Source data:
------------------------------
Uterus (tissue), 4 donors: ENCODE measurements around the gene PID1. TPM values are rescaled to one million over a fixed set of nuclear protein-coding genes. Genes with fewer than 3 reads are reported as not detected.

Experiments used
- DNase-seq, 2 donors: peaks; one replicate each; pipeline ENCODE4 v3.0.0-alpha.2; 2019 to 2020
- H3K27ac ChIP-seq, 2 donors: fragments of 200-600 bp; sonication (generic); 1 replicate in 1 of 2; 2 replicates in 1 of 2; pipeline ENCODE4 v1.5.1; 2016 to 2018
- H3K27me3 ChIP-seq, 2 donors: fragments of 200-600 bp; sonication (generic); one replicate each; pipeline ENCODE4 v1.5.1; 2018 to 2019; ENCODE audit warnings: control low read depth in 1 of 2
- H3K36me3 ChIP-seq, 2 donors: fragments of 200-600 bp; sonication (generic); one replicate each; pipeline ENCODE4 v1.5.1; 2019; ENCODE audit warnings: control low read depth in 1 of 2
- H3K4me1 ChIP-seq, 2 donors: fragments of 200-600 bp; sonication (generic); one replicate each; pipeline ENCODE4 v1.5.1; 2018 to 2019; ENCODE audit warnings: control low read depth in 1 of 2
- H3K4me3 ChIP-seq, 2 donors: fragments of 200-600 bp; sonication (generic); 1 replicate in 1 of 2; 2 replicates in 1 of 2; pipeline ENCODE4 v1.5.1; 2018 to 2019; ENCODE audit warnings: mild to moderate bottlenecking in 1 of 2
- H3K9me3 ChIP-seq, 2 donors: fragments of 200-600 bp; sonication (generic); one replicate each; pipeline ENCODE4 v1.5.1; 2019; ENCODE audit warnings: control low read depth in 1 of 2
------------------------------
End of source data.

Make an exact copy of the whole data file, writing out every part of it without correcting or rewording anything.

Uterus (tissue), 4 donors: ENCODE measurements around the gene PID1. TPM values are rescaled to one million over a fixed set of nuclear protein-coding genes. Genes with fewer than 3 reads are reported as not detected.

Experiments used
- DNase-seq, 2 donors: peaks; one replicate each; pipeline ENCODE4 v3.0.0-alpha.2; 2019 to 2020
- H3K27ac ChIP-seq, 2 donors: fragments of 200-600 bp; sonication (generic); 1 replicate in 1 of 2; 2 replicates in 1 of 2; pipeline ENCODE4 v1.5.1; 2016 to 2018
- H3K27me3 ChIP-seq, 2 donors: fragments of 200-600 bp; sonication (generic); one replicate each; pipeline ENCODE4 v1.5.1; 2018 to 2019; ENCODE audit warnings: control low read depth in 1 of 2
- H3K36me3 ChIP-seq, 2 donors: fragments of 200-600 bp; sonication (generic); one replicate each; pipeline ENCODE4 v1.5.1; 2019; ENCODE audit warnings: control low read depth in 1 of 2
- H3K4me1 ChIP-seq, 2 donors: fragments of 200-600 bp; sonication (generic); one replicate each; pipeline ENCODE4 v1.5.1; 2018 to 2019; ENCODE audit warnings: control low read depth in 1 of 2
- H3K4me3 ChIP-seq, 2 donors: fragments of 200-600 bp; sonication (generic); 1 replicate in 1 of 2; 2 replicates in 1 of 2; pipeline ENCODE4 v1.5.1; 2018 to 2019; ENCODE audit warnings: mild to moderate bottlenecking in 1 of 2
- H3K9me3 ChIP-seq, 2 donors: fragments of 200-600 bp; sonication (generic); one replicate each; pipeline ENCODE4 v1.5.1; 2019; ENCODE audit warnings: control low read depth in 1 of 2